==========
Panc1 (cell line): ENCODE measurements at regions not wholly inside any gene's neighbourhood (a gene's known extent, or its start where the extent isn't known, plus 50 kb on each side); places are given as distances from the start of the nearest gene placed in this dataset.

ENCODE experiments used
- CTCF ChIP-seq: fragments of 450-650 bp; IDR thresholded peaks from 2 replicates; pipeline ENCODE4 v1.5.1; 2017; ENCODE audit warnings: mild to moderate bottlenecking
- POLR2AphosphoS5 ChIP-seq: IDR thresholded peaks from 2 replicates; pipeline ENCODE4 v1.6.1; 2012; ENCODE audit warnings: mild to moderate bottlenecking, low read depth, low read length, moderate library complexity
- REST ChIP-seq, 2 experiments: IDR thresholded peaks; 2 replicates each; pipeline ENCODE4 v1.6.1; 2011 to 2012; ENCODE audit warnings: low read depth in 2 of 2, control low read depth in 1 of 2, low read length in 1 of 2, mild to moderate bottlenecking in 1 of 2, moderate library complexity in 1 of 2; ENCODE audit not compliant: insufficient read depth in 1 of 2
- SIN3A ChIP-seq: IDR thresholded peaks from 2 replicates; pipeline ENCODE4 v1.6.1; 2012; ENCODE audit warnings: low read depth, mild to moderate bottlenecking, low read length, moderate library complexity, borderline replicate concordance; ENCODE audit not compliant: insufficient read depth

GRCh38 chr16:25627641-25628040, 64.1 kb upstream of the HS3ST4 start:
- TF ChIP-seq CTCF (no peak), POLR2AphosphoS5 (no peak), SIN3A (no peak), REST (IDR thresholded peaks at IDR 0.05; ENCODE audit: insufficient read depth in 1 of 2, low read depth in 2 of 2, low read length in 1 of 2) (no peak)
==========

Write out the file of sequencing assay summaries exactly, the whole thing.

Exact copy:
Panc1 (cell line): ENCODE measurements at regions not wholly inside any gene's neighbourhood (a gene's known extent, or its start where the extent isn't known, plus 50 kb on each side); places are given as distances from the start of the nearest gene placed in this dataset.

ENCODE experiments used
- CTCF ChIP-seq: fragments of 450-650 bp; IDR thresholded peaks from 2 replicates; pipeline ENCODE4 v1.5.1; 2017; ENCODE audit warnings: mild to moderate bottlenecking
- POLR2AphosphoS5 ChIP-seq: IDR thresholded peaks from 2 replicates; pipeline ENCODE4 v1.6.1; 2012; ENCODE audit warnings: mild to moderate bottlenecking, low read depth, low read length, moderate library complexity
- REST ChIP-seq, 2 experiments: IDR thresholded peaks; 2 replicates each; pipeline ENCODE4 v1.6.1; 2011 to 2012; ENCODE audit warnings: low read depth in 2 of 2, control low read depth in 1 of 2, low read length in 1 of 2, mild to moderate bottlenecking in 1 of 2, moderate library complexity in 1 of 2; ENCODE audit not compliant: insufficient read depth in 1 of 2
- SIN3A ChIP-seq: IDR thresholded peaks from 2 replicates; pipeline ENCODE4 v1.6.1; 2012; ENCODE audit warnings: low read depth, mild to moderate bottlenecking, low read length, moderate library complexity, borderline replicate concordance; ENCODE audit not compliant: insufficient read depth

GRCh38 chr16:25627641-25628040, 64.1 kb upstream of the HS3ST4 start:
- TF ChIP-seq CTCF (no peak), POLR2AphosphoS5 (no peak), SIN3A (no peak), REST (IDR thresholded peaks at IDR 0.05; ENCODE audit: insufficient read depth in 1 of 2, low read depth in 2 of 2, low read length in 1 of 2) (no peak)